Micchelli writes: "Dispensing entirely with modernist emotional distancing, Gillespie’s most effective works go well beyond a mere horror of the flesh; in his own private netherworld, any act of intimacy — incarnated in his sensual, exacting brushstrokes — is a step into the abyss... Perhaps the most disturbing paintings in the show are the ones that relinquish multifarious imagery and instead present the artist in unadorned self-portraits...That these two grinning portraits ... were completed the year he took his own life lends them an almost unbearably melancholy edge. The disjunction between their apparently willful good cheer and the descent that followed would seem to embody Gillespie’s professed themes of 'insanity, chaos, weirdness,' compounded by compositions that feel deliberately ungainly, unvarnished and disconcertingly real."
Blog post revisiting Steven Litt's 2007 profile of painter Dana Schutz republished on the occasion of Schutz's exhibition Fight in an Elevator at Petzel Gallery, New York.
The exhibition press release notes that "Schutz’s figures are placed within compressed interiors where they are forced to struggle against the boundaries of their painted environments and up onto the physical edge of the canvas. Her characters find themselves helpless in the mouth of a lion, exchanging blows in a mirrored elevator, or somnambulating down a narrow staircase. These highly structured spaces, which are both intensely public and utterly private, point to how Schutz tackles the subject of interiority—rather than offering a voyeuristic view, her frontal facing subjects stare directly back at the viewer, seemingly with the desire to extend outside of themselves."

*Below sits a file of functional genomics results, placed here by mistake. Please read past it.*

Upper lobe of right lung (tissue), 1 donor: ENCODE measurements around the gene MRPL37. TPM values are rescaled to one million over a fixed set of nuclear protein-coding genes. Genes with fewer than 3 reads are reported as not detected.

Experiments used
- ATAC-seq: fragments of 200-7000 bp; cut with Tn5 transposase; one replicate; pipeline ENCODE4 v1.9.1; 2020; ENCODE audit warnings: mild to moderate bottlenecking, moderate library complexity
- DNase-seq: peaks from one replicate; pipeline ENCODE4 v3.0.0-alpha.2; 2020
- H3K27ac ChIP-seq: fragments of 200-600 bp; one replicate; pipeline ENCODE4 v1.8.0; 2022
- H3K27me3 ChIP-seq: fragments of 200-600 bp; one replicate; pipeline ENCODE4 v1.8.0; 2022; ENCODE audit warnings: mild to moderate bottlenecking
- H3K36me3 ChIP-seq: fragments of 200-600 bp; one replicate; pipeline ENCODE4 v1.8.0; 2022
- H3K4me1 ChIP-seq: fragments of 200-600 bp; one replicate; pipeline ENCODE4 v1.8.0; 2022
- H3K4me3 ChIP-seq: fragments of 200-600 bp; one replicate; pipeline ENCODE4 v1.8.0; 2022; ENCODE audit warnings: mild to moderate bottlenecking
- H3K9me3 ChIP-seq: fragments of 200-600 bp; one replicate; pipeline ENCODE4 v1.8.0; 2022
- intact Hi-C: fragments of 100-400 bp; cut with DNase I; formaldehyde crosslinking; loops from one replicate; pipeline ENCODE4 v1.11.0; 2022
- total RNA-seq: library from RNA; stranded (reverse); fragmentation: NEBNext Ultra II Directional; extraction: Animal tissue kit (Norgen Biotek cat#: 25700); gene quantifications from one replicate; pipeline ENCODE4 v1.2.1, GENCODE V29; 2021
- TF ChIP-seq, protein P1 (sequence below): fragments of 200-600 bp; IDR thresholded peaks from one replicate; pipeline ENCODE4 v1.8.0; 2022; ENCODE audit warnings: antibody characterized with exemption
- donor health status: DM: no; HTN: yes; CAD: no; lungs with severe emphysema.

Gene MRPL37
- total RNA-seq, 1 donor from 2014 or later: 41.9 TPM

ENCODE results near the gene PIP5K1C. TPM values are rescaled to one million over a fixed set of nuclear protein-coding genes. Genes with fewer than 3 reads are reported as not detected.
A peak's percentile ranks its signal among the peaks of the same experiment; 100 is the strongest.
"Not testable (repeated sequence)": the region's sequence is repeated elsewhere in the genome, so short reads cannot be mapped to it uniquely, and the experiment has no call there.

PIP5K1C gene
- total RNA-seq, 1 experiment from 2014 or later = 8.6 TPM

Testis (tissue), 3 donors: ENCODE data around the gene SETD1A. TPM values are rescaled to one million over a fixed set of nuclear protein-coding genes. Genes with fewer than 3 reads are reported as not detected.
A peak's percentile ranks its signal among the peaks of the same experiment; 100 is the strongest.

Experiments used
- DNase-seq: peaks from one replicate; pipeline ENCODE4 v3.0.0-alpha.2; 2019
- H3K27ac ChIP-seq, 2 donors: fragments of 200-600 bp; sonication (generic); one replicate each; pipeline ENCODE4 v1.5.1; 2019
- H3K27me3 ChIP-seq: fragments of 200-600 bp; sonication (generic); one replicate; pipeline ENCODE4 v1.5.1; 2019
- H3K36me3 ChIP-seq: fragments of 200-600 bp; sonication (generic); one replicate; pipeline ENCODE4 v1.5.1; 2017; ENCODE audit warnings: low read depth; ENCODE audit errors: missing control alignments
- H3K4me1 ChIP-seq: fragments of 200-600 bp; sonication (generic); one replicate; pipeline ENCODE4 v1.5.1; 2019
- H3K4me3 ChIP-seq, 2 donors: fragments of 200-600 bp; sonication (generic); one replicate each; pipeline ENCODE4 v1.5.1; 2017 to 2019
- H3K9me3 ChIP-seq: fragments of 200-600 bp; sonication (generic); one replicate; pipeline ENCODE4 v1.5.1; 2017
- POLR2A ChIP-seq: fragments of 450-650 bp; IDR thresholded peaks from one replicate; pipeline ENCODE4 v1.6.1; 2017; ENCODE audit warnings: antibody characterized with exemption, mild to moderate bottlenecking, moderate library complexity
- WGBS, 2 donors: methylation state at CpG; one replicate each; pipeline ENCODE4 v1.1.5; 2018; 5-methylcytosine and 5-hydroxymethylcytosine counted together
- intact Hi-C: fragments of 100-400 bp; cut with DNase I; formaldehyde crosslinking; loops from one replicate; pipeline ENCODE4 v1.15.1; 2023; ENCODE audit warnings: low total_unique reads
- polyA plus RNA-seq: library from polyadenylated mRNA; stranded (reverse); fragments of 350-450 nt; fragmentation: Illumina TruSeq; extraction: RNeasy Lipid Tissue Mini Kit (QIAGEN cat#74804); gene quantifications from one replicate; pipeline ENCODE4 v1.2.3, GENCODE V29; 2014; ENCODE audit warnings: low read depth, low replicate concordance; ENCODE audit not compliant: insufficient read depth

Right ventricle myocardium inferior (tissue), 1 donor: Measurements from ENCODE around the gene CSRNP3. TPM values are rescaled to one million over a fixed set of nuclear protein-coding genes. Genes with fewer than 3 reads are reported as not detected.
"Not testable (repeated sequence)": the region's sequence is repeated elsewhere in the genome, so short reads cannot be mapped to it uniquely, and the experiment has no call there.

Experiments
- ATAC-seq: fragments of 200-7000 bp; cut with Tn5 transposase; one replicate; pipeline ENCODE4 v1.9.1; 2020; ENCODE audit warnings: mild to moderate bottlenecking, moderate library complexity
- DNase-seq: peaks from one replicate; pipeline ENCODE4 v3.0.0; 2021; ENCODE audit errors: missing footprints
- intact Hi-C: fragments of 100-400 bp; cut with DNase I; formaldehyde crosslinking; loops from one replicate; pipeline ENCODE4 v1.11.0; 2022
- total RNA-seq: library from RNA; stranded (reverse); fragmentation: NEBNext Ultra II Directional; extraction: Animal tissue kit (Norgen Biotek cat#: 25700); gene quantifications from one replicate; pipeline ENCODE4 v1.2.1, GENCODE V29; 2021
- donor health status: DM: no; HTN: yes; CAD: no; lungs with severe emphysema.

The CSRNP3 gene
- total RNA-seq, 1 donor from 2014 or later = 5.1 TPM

Mattera writes: "I was most taken with the work from the last two decades of [Tworkov's] life. The title of the show, Mark and Grid, best describes the work on the second floor ... Gallery notes describe Tworkov in this period as 'a forerunner of post-minimalism.' I love that. The tension of the grid and the self-imposed limits of minimalism are here broken by the clear presence of the artist's hand. Marks, almost cursive, are contained within geometric compostitions which are, in turn, laid over a grid. The illusion of space--fractured, unfolding, or deeply dimensional--is strong in these works."
O'Leary remarks: "I’m very aware of the collision between the old and new, destruction and rebuilding are very much a part of my practice. I think of how people construct lives and I construct paintings with awareness of the failures and foibles that are part and parcel of being alive. Painting is a language, we push it forward to keep it going, but I’m always aware of its history as I work."
Edited by artist Brett Baker, Painters' Table highlights writing from the painting blogosphere as it is published and serves as a platform for exploring blogs that focus primarily on the subject of painting.